As the coach reminds his players in the movie, “Remember the Titans,” the Titans of legend ruled the field of combat.
Well, not so the Nissan Titan – which is far from ruling the light truck market.
So, apparently the boss of Nissan, Carlos Ghosn, is thinking of bailing – dumping the Titan entirely. As quoted by Newsweek, Ghosn says that "The name of the game is going to be more fuel-efficient cars. And when you make your product plans for the future, you can’t say, ’I’ve always had a pickup truck, so I’ll just keep improving it.’ If you can’t make it profitably, you have to get out."
Nissan officials say there are no immediate plans to drop the Titan, but it appears they may be far from ‘in the loop.” As Chief Executive Officer of both Nissan and Renault, it’s majority owner, Ghosn IS the loop.
The pieces actually seem to fit:
First, Toyota has taken a real beating on the Tundra, with dismal sales, huge rebates, and the embarrassment that accompanies predicting success and achieving failure. The formula for selling trucks doesn’t appear to be as easily decoded as the Japanese manufacturers may have thought.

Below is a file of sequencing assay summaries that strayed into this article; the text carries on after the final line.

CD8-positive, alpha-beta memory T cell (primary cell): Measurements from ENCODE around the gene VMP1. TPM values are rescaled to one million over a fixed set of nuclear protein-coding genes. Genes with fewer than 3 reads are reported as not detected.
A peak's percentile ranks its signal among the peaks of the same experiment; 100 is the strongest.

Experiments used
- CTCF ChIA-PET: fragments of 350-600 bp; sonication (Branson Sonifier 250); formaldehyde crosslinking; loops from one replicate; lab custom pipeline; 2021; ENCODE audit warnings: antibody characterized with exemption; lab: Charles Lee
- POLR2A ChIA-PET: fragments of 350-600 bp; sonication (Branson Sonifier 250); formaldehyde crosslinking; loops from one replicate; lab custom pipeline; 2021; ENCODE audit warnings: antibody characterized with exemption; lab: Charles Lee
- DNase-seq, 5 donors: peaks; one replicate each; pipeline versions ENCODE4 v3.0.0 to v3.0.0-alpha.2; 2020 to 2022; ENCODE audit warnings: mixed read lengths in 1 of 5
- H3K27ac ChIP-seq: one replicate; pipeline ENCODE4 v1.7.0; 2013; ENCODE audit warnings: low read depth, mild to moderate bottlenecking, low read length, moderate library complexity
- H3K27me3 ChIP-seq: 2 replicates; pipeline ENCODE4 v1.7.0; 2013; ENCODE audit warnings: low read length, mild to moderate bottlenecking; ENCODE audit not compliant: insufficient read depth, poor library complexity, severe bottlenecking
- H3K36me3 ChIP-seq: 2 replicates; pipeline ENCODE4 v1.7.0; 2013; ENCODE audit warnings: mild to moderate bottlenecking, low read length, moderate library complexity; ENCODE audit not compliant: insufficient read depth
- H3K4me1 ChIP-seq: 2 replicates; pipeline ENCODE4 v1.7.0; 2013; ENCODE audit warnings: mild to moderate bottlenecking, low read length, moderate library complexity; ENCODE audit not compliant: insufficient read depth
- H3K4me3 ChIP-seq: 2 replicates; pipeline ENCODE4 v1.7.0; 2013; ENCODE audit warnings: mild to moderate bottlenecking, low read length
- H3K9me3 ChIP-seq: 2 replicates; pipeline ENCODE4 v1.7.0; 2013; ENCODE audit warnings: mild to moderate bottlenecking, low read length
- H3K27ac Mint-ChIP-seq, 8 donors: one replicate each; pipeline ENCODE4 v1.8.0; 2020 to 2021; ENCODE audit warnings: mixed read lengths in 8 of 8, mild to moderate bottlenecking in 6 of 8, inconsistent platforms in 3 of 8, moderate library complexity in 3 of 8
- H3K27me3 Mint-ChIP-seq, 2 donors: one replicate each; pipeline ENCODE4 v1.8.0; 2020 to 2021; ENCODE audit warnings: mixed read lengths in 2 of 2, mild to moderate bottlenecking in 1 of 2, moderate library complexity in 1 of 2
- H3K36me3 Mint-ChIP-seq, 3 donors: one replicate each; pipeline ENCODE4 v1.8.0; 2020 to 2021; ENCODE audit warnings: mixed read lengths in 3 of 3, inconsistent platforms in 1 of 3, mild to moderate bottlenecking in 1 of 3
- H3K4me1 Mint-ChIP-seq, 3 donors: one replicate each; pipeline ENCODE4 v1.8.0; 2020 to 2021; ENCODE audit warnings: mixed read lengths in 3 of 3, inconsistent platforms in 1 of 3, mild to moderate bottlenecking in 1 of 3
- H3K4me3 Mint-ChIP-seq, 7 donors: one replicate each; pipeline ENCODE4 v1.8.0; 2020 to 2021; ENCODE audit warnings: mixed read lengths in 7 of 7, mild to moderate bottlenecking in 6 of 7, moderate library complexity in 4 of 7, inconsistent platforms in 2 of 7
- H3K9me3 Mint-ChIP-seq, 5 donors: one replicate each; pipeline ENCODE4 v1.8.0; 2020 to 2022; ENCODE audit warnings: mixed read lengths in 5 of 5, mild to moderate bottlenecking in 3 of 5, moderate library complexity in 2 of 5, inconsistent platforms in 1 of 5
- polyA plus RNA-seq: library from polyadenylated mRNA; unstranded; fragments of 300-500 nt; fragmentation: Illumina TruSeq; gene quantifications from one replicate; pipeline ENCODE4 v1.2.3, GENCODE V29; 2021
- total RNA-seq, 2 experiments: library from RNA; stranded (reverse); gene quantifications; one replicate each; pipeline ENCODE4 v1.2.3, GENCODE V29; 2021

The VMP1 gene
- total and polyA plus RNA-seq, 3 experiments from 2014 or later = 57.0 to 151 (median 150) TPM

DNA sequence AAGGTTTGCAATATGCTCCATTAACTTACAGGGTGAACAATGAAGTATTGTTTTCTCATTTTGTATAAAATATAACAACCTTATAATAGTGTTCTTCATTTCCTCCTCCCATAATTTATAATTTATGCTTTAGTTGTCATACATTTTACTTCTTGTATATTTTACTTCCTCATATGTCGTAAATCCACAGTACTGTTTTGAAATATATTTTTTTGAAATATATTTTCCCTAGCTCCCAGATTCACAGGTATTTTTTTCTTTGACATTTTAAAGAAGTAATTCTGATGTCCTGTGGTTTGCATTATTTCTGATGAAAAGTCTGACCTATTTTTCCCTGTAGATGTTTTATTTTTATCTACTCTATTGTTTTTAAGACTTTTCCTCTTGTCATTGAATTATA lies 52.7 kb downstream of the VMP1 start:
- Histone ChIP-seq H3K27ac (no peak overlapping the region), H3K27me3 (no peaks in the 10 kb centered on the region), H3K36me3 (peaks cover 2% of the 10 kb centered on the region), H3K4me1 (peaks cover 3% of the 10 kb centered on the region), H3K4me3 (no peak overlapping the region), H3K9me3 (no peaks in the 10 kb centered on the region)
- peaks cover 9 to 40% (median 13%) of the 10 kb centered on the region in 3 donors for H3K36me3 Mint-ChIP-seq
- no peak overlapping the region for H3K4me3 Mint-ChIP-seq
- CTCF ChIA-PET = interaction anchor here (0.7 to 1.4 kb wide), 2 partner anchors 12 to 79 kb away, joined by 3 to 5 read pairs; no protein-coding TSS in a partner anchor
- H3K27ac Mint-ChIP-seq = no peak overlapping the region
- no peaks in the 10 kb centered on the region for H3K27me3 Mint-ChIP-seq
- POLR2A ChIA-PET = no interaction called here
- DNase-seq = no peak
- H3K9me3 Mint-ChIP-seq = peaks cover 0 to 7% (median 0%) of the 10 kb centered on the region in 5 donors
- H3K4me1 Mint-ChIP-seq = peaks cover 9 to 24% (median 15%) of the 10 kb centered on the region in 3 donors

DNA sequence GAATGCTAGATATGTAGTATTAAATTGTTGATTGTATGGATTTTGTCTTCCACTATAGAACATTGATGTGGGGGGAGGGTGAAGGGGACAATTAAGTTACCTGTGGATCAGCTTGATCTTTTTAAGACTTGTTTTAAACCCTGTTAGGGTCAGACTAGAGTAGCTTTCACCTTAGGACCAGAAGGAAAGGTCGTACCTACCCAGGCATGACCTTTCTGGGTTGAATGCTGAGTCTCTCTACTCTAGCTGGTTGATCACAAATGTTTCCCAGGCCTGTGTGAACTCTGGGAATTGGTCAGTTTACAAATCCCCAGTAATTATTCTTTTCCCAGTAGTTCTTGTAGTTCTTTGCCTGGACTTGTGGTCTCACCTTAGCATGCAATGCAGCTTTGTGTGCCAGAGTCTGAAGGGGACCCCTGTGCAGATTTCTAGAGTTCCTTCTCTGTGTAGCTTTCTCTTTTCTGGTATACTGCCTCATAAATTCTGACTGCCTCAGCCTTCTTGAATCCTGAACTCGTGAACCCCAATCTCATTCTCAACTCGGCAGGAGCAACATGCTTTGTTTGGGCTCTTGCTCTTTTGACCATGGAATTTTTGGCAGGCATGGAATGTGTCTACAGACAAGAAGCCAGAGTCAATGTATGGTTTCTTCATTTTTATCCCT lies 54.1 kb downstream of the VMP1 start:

Second, the Titan will soon be the oldest truck on the market, as Dodge and Ford both introduce entirely new models next year. The only way that Nissan can make a stab at competing in the market in the future is to match the all-new platforms of the competition. But, if that platform isn’t already under development, it will be impossible for Nissan to bring a new truck to market in time.
Third, trucks aren’t really consistent with the image which Nissan has been attempting to create for itself. Nissan has effectively concentrated on sporty, nimble and somewhat luxurious automobiles, not on large vehicles. Their product trend in large vehicles is more in the direction of crossovers than SUVs. The Titan is a distraction from the company’s core product image.
The report gives some hint of the thinking at Nissan, following reports that Nissan and Chrysler are in talks about developing certain products, including trucks and engines, in a joint venture arrangement. Ghosn has been severely criticized for low profits at Nissan, and has promised to do better. In the meantime, Nissan sales have stalled in both the United States and Japan, as Ghosn, in his guise as Renault CEO, looks for “strategic alliances” with domestic American manufacturers to assist in the company’s efforts in the United States.